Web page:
“It is clear that the opening of gambling on the Internet can create problems in terms of dependence. It’s even a classic in the field of addiction treatment: any increase in the accessibility of a substance or behavior will reveal new dependent. When the smoke increases and becomes more difficult to access, the number of smokers decreases and when alcohol becomes more accessible, the number of risky behaviors increases. There is always a link between supply and dependence.Mathematically, the number of dependents games will be boosted by an increased supply of games. In addition, the online game has the distinction of being potentially doubly addictive. It combines an addition to the virtual, as in some teens cut off from real life, and that in gambling, a behavior as old as the world of known hazards.
“Some are more focused on their earnings than the collective interest”
There are fears that online gaming is a particular danger for two categories of people. First is those who have family or personal history of addiction to tobacco, hashish, alcohol… We know that there is a certain configuration bio-psychological fact that some are more fragile. There is then a bit fragile adolescents, isolated, whose relationships go through the net and that will inevitably one day click on an online game. For those who have the misfortune to win, there is a real risk of becoming addicted to this need to gain artificial or trivial. To avert this risk, it must be particularly vigilant to the extent of change that will take place with the arrival of private operators of gambling. This is indeed what the big difference with what existed before. When the state had a monopoly over the French games, he had to reconcile commercial imperatives and taking into account the interests of public health. There are concerns that some providers of online games for a living have to create addiction with a more focused interest on their earnings than the collective interest. “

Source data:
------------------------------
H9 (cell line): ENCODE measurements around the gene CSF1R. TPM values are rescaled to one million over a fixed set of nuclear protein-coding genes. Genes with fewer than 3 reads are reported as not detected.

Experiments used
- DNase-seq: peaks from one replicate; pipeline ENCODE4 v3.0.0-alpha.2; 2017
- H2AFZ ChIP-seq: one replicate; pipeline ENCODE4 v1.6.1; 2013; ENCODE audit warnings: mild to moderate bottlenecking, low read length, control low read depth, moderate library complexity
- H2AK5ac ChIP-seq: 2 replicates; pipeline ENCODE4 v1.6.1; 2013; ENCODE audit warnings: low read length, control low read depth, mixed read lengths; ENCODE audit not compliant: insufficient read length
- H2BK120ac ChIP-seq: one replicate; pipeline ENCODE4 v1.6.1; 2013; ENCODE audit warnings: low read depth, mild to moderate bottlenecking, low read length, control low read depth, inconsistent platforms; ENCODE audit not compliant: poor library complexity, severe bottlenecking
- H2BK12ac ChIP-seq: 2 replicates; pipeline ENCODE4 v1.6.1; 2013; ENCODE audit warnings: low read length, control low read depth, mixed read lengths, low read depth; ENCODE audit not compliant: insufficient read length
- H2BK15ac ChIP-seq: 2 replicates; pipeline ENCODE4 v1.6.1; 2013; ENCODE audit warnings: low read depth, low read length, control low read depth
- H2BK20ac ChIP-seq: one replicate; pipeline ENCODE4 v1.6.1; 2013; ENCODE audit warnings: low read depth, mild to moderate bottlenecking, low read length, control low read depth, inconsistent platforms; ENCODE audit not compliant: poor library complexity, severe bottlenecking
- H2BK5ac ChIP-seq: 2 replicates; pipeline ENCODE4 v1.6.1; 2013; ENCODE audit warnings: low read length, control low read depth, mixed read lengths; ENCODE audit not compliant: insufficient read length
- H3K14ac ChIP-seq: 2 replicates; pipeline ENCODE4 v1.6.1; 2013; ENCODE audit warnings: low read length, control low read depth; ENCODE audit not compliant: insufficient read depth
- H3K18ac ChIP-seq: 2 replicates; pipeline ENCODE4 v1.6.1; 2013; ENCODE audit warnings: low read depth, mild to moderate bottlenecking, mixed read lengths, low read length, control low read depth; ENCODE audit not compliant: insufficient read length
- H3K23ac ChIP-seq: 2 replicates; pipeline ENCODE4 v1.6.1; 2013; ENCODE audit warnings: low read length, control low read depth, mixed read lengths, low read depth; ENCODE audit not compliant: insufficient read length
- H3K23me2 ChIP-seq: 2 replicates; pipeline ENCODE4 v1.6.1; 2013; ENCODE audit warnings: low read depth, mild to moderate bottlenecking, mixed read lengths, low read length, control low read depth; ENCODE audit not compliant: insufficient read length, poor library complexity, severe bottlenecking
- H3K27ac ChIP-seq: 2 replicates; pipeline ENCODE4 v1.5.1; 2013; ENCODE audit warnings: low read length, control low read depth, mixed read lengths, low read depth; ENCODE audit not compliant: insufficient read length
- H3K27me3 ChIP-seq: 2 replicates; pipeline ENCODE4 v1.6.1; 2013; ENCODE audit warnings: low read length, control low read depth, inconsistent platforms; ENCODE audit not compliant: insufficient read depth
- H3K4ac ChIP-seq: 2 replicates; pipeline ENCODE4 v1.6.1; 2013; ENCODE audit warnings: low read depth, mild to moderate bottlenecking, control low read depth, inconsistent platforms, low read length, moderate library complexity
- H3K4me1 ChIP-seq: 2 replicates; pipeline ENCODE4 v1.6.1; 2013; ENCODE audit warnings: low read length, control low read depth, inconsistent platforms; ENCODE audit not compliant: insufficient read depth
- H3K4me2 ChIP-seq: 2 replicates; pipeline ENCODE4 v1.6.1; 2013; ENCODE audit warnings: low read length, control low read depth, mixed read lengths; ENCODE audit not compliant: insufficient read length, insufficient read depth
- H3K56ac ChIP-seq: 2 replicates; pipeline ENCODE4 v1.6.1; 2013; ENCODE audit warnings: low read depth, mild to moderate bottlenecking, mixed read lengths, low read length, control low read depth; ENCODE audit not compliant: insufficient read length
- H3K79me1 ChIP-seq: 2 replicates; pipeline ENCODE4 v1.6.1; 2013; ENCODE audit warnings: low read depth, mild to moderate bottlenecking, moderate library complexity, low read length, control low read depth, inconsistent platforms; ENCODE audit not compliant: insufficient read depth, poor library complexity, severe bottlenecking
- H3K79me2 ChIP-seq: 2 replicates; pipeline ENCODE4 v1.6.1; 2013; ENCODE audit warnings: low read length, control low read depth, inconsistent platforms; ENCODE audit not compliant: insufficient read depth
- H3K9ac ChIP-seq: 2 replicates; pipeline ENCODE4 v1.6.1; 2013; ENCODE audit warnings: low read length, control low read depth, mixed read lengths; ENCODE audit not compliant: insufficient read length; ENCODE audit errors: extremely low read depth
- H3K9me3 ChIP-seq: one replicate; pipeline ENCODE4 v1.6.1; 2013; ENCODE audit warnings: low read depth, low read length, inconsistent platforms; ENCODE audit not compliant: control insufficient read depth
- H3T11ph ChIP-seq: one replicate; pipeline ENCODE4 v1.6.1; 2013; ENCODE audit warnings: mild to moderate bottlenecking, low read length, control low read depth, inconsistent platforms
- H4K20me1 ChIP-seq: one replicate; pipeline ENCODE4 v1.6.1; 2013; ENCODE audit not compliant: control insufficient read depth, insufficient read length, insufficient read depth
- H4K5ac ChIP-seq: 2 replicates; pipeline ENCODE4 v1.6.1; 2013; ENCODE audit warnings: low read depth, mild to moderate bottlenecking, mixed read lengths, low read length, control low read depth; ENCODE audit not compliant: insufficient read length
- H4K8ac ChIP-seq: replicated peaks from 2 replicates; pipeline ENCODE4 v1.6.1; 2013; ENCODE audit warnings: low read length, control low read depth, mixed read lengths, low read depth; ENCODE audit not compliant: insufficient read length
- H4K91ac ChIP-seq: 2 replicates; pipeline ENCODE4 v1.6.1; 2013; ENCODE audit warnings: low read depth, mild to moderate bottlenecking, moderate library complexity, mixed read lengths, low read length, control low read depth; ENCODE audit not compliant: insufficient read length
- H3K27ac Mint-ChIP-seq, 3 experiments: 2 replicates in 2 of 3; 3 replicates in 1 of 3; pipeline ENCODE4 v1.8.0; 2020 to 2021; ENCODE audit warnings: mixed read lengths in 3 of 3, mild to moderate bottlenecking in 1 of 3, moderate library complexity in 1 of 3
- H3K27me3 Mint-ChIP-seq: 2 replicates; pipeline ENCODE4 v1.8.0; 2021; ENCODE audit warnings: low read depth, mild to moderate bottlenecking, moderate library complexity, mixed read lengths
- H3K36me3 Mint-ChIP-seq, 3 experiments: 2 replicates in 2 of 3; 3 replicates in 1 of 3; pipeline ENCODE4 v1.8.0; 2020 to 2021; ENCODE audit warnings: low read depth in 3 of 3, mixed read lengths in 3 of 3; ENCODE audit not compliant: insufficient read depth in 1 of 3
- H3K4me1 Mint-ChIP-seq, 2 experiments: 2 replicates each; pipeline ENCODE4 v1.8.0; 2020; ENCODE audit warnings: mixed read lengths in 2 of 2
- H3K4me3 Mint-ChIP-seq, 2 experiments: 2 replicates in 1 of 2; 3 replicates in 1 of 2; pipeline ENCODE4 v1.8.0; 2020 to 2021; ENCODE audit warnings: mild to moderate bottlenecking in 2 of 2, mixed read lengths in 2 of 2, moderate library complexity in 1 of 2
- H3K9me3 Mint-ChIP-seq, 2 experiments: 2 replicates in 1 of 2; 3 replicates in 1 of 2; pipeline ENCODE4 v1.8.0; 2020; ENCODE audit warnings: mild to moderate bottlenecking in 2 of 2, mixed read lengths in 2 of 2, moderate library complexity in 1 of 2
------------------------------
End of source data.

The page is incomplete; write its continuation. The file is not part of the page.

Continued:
In the context of the recent legalization of gambling online, CNAFC shares the concern of the CSA to protect children from exposure to commercial communications operators of gambling and gambling authorized by law. Given the role played by images in the development of children – including advertising images – this issue merits attention. Therefore CNAFC argues in its response to the consultation launched by the CSA, option 2, which recommends the prohibition of commercial communications
In * TV services aimed at minors or
* Scheduling television services where they are easily accessible.
The CNAFC also asked that the ban be extended to radio services.
This proposal forms part of the necessary support to parents in their educational role as the world of image than that of gambling which are recognized without discussion of the risks they expose serious addiction. Such support requires positioning the media as allies of the parents and not as “challengers”.
When the state had a monopoly over the French games, he had to reconcile commercial imperatives and taking into account the interests of public health. There are concerns that some providers of online games for a living have to create addiction with a more focused interest on their earnings than the collective interest.